Dream of: 25 November 1994 "Dead Armadillo"

I was standing outside a house in a small town about 15 kilometers from the Gallia County Farm. I had a bicycle on which I was going to ride to the Farm. Since it was getting late and was almost dark, I needed to go. My mother was with me and she gave me a pair of pants and a pair of socks. Apparently she had just washed the socks and they were slightly damp. I took a piece of wire in beige plastic and began tying the socks and pants down on the back of the bicycle on the flat space above the back wheel. I was wearing shorts; if it got cold later, I could put on the pants.

About ten Hispanic people were also there; they might be staying there with my mother. They were getting ready to play a game of soccer. I kicked the ball a couple times against a wall. Once I kicked it very high. I would like to play soccer. But I didn't know much about the game, whereas they had probably played all their lives.

Since they were talking Spanish, I spoke a few words in Spanish to them just to impress them with my knowledge of Spanish. I would have liked to stay, but I needed to leave.

A television sitting nearby. On the screen was a game show, perhaps Jeopardy. A contestant on the show was asked a question by someone who sounded like Bob Ray Sanders (a black radio announcer in Dallas). The question was rather convoluted. It was stated that many mom-and-pop stores were going out of business in Grand Prairie, Texas and other towns close to Grand Prairie. All the stores were being taken over by a large chain of store. The announcer asked what this was called. To myself I was thinking this was called "franchising." I thought this was a new development in retailing, that all the stores in certain areas were owned by chains.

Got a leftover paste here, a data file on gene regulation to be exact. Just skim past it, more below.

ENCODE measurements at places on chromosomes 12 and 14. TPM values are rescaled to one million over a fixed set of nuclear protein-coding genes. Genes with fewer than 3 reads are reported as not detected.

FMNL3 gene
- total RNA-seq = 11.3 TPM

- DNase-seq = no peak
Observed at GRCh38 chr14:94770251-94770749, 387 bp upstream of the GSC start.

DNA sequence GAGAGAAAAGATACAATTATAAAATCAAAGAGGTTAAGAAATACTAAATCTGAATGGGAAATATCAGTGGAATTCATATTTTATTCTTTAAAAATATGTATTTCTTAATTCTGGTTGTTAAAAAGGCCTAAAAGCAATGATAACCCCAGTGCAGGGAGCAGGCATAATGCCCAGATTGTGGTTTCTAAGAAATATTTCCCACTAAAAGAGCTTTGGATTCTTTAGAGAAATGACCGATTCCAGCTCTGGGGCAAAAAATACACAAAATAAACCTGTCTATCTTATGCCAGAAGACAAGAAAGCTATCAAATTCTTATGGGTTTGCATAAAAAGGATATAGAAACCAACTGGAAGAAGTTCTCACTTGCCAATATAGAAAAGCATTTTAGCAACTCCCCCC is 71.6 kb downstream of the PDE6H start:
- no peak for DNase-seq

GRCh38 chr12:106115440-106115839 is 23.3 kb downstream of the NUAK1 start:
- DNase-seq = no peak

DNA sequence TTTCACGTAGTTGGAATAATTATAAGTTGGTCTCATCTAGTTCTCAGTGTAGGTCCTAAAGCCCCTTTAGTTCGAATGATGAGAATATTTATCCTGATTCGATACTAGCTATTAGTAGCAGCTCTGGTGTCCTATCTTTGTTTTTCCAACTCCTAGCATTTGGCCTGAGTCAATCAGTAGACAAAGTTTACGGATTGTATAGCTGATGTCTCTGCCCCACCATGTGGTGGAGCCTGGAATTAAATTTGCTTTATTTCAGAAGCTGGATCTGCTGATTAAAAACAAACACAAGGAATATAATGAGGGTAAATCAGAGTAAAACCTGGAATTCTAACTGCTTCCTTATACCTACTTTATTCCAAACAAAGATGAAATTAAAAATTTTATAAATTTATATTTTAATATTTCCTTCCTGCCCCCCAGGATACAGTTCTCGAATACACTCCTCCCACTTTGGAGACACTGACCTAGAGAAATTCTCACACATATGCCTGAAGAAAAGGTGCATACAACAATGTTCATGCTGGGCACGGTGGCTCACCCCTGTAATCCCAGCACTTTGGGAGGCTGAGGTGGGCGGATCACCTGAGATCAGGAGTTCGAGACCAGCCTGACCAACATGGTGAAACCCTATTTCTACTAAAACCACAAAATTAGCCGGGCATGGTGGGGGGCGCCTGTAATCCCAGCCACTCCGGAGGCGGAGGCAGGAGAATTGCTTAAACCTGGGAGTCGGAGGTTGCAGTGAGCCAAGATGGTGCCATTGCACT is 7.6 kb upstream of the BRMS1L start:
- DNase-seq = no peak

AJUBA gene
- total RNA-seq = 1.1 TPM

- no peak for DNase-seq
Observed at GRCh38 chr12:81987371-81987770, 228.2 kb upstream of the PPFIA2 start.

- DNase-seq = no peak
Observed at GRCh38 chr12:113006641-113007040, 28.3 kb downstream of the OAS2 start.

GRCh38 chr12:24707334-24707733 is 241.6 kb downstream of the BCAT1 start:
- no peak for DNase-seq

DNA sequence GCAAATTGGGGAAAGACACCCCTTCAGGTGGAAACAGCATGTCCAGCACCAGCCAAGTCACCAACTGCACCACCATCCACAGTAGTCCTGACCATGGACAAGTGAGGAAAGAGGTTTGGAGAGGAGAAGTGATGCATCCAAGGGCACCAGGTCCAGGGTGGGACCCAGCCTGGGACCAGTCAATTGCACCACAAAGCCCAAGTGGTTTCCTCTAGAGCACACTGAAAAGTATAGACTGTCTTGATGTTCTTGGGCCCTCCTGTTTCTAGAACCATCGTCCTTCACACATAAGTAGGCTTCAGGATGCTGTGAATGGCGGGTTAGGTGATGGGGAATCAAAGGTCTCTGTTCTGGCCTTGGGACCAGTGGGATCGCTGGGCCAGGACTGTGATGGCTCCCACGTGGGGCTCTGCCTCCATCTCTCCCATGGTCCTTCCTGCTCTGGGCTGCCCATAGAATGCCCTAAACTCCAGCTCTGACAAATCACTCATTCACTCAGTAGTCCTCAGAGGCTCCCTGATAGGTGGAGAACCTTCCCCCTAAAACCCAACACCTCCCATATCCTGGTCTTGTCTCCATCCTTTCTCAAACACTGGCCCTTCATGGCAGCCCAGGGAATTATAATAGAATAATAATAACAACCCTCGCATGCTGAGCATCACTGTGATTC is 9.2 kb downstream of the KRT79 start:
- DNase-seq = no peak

Since it was finally time for me to go, I climbed on my bike and began moving out. The air in my tires was low. There was a gas station in the other direction, but I could pull over at another gas station farther up the street. So I pulled out into the street and headed up a small hill. Just as I pulled out into the street, I saw a policeman talking with some people on the other side of the street. The policeman was still in his car, and it was unclear what he was doing, but it appeared that he had pulled someone over. The policeman spoke over a loudspeaker and told the people that if they didn't do something, he was going to impound their car. The policeman kept talking, sounding rougher and rougher, until finally he said, "Your car's impounded."

The policeman stepped out of his car and walked over to the people, who were standing outside their car – an old 1960s model Cadillac with large fins and different colors of paint on it. It was a classy-looking car. The people were Hispanic, and probably didn't know what they were doing. The policeman said something about an armadillo. Apparently they had an armadillo which they had killed in the car. I also heard the policeman tell them that their car registration was expired. Obviously they were going to have problems.

But I didn't have time to deal with that. It was getting dark and I still had about ten miles to go. And part of the road was over gravel, which would be difficult on a bicycle.

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